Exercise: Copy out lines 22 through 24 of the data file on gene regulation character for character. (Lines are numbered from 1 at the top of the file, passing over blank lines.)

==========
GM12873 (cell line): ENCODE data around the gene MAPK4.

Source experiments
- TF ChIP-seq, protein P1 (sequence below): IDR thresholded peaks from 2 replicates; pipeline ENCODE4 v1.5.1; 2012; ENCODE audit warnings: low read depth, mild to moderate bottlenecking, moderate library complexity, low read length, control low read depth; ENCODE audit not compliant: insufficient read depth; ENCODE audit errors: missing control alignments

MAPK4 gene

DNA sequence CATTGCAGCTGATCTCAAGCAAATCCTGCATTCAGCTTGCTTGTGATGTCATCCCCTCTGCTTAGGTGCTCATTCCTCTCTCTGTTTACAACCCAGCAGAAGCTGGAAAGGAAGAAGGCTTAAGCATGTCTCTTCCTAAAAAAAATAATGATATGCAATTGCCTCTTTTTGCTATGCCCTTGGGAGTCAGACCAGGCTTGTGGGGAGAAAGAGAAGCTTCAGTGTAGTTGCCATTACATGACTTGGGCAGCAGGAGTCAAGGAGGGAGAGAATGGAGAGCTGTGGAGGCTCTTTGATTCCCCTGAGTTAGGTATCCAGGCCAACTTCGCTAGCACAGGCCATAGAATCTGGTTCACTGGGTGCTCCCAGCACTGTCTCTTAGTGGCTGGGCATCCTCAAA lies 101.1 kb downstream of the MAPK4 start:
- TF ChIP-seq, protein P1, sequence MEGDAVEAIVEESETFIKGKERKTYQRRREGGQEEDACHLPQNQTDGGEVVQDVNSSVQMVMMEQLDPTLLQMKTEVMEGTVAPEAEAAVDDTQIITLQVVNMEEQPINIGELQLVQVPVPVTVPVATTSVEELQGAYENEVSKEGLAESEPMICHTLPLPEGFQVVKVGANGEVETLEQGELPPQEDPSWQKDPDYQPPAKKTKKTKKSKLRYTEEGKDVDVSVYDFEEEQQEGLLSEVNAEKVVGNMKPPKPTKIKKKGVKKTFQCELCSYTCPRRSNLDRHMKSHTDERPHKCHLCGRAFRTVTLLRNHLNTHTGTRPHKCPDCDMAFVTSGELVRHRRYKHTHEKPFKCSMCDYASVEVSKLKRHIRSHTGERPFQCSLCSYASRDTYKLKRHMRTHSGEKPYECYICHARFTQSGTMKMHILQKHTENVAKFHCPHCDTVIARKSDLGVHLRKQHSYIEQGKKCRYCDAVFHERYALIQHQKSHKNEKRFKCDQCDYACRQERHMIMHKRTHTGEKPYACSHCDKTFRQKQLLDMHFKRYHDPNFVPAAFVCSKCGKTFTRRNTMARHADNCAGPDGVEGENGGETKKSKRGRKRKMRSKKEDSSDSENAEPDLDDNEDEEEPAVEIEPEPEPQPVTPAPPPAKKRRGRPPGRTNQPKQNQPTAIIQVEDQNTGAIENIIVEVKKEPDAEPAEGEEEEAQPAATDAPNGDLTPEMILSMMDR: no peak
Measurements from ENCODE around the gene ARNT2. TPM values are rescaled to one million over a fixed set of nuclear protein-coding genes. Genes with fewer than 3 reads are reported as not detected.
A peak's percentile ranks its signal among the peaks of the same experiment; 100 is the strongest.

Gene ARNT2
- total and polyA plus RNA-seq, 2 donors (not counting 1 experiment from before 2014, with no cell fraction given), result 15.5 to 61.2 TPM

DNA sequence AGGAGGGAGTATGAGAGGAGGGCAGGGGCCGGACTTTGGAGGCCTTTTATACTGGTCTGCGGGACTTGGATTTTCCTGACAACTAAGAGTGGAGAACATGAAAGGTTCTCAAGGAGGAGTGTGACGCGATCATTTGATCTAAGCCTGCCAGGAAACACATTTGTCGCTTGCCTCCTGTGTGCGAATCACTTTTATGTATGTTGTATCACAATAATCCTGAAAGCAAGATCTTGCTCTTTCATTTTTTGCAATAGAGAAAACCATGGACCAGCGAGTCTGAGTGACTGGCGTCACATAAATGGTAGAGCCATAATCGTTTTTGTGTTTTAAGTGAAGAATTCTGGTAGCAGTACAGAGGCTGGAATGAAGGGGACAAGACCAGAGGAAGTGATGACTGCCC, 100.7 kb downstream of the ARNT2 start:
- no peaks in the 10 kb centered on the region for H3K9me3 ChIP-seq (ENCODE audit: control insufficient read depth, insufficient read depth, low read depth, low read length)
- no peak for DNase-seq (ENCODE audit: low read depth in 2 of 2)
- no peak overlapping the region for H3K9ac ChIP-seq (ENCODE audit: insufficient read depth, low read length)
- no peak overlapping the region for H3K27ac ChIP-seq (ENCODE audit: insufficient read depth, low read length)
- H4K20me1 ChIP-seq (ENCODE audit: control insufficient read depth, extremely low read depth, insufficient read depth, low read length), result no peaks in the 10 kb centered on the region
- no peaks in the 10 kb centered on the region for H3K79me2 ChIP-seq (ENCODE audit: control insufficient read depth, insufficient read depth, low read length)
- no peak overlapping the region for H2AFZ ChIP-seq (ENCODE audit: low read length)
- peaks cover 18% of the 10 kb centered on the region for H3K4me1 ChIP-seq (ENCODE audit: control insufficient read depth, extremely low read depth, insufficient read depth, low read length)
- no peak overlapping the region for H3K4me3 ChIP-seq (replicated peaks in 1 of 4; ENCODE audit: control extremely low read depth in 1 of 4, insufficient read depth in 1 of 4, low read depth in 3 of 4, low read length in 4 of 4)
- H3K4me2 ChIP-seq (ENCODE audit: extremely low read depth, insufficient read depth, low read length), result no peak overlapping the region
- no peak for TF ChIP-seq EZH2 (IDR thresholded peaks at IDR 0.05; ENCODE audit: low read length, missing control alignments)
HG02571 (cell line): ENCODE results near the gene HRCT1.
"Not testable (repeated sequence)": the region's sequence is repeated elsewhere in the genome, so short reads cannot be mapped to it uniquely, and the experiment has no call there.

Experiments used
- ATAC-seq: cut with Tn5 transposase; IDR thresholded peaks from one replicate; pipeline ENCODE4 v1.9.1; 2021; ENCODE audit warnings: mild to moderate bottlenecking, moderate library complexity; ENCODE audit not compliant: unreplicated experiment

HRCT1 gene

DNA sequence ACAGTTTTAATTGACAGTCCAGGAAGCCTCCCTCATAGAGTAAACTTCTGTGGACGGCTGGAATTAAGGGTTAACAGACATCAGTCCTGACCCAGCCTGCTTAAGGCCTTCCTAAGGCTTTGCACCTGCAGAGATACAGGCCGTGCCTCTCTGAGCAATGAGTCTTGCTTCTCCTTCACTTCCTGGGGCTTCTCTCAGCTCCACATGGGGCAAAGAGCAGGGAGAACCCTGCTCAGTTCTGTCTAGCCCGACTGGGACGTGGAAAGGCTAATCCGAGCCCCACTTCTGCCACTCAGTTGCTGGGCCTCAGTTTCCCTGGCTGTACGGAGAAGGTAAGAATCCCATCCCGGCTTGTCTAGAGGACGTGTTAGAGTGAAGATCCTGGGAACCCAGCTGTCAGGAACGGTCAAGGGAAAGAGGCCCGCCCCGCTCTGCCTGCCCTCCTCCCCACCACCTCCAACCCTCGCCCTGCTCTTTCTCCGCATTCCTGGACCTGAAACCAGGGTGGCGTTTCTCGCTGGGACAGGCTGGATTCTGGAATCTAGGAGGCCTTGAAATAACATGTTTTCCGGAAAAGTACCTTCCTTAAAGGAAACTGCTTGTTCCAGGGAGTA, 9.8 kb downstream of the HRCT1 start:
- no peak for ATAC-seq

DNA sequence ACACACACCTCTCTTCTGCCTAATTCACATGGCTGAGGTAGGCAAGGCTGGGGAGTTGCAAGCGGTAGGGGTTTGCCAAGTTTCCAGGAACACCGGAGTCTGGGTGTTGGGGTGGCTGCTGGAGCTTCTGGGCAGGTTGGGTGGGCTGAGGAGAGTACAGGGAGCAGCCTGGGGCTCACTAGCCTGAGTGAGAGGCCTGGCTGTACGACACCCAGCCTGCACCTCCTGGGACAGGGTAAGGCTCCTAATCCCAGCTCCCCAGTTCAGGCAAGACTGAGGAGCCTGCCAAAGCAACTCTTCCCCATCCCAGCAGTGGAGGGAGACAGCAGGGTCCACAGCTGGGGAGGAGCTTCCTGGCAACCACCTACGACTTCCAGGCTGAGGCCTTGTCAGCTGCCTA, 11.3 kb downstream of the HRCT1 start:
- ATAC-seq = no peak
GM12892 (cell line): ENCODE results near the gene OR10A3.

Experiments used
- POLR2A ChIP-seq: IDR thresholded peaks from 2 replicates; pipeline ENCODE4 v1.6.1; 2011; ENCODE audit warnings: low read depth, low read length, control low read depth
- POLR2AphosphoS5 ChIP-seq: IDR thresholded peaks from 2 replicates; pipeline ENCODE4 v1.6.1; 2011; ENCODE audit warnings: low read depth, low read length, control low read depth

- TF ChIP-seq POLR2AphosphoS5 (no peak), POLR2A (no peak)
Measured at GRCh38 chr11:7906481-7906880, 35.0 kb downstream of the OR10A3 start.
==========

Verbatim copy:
- no peak for TF ChIP-seq EZH2 (IDR thresholded peaks at IDR 0.05; ENCODE audit: low read length, missing control alignments)
HG02571 (cell line): ENCODE results near the gene HRCT1.
"Not testable (repeated sequence)": the region's sequence is repeated elsewhere in the genome, so short reads cannot be mapped to it uniquely, and the experiment has no call there.